What’s your vision for your farm’s future?
What kind of leader are you? Henry Kissinger defined leadership as “the ability to take people from where they are to where they have never been.” Are you moving your team forward toward a defined common goal? If that is not happening as efficiently as you would like, you may need to create and gain buy-in for a plan for your business.
A written business plan can help businesses of all sizes and complexities in three ways:
- Provide a comprehensive assessment of your business as it exists today
- Serve as a tool to communicate about your business to others, such as
- Key employees
- Family members
- Define your objectives and the specific steps you will take to accomplish them, used internally as a management tool and externally as a communication tool
From the outset, acknowledge that your business plan is a fluid document, designed to change with economic events, organizational changes, and the evolution of your vision and strategic planning.
Drafting Your Farm Business Plan
Your business plan will include five major parts:
- A brief description of the business as it exists today
- Detailed plans for specific areas of the business
- Your objectives for the future direction of your business, focusing on the next two to three years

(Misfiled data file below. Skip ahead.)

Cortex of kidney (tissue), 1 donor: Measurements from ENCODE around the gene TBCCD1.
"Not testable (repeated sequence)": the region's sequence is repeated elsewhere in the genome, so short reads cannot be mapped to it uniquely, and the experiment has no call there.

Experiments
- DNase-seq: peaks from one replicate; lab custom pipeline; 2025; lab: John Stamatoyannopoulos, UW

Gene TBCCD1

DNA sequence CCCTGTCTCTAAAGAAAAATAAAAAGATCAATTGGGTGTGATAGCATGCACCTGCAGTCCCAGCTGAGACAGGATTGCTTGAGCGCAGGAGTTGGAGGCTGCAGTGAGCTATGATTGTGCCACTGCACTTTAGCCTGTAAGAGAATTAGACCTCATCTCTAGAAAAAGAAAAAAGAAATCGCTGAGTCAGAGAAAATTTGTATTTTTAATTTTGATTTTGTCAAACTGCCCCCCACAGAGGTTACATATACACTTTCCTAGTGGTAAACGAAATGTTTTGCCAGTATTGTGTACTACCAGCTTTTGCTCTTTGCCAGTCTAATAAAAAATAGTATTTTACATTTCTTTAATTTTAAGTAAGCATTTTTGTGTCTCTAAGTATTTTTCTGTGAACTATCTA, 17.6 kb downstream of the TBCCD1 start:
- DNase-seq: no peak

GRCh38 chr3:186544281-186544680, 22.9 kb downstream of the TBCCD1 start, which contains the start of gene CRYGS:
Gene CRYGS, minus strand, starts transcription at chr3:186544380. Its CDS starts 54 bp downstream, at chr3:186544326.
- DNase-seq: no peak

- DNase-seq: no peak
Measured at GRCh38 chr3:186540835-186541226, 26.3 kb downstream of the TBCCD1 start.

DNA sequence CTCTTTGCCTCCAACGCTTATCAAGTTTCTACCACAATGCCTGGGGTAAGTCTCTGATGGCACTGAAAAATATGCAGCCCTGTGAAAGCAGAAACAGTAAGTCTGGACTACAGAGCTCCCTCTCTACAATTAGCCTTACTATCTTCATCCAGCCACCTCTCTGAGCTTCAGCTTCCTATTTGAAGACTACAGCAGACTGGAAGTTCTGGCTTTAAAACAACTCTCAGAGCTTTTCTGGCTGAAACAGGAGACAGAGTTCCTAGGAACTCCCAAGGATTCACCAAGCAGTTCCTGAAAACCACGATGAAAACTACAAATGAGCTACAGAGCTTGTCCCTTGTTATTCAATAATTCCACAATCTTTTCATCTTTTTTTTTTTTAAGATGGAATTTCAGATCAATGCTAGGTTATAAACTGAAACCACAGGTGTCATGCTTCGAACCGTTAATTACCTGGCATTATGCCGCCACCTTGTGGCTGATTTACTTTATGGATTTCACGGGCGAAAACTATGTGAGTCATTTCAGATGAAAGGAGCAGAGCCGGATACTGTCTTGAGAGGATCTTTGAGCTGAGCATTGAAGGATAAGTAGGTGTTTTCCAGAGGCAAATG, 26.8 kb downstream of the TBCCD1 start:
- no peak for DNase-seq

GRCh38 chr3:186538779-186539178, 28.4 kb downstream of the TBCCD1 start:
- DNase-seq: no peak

- Financial support data
- Documentation and additional data that provide evidence supporting the plan
When using your business plan as a communication tool, it’s important to select sections that provide information that’s relevant to the specific audience and support your purpose for sharing the plan. For example, a lender is looking for specific financial information, while a landowner will be more concerned with your farming methods, conservation efforts, and landowner communication practices.
Where do you want to go, and how will you get there?
Include your vision and mission statements in your plan. If you have never defined your vision and mission, this will be the time to think through where you want your business to go (vision) and how you intend to get there (mission). Make these statements short, powerful, and memorable. Also take the time to define the core values of your business in this document. The 1–2-page executive summary should be a thorough brief giving the highlights of your plan; this may be the only part of your business plan document some audiences will read.
The business plan should include sections detailing your farm’s ownership, history, personnel, profit centers, marketing plan, growth objectives, financial position, and objectives for the next few years. Organize your business objectives by importance, and specify for each a timeline for completion, the main person responsible for reaching it, and methods of measuring success.
Get internal buy-in.
Owners and key managers should be involved in the writing of your business plan as well as a regular review and update process. This will make everyone aware of your business’ big picture and objectives and help ensure that you are all pulling in the same direction.
Make sure your business plan is clear and thorough, and revise it regularly.
Communication is vitally important to the smooth running of your business and its ongoing success. The business plan is an efficient tool for communicating with those working in your business and with many other audiences. For many, your business plan will be the first introduction to you and your operation, so be sure it is well written, complete, and up to date.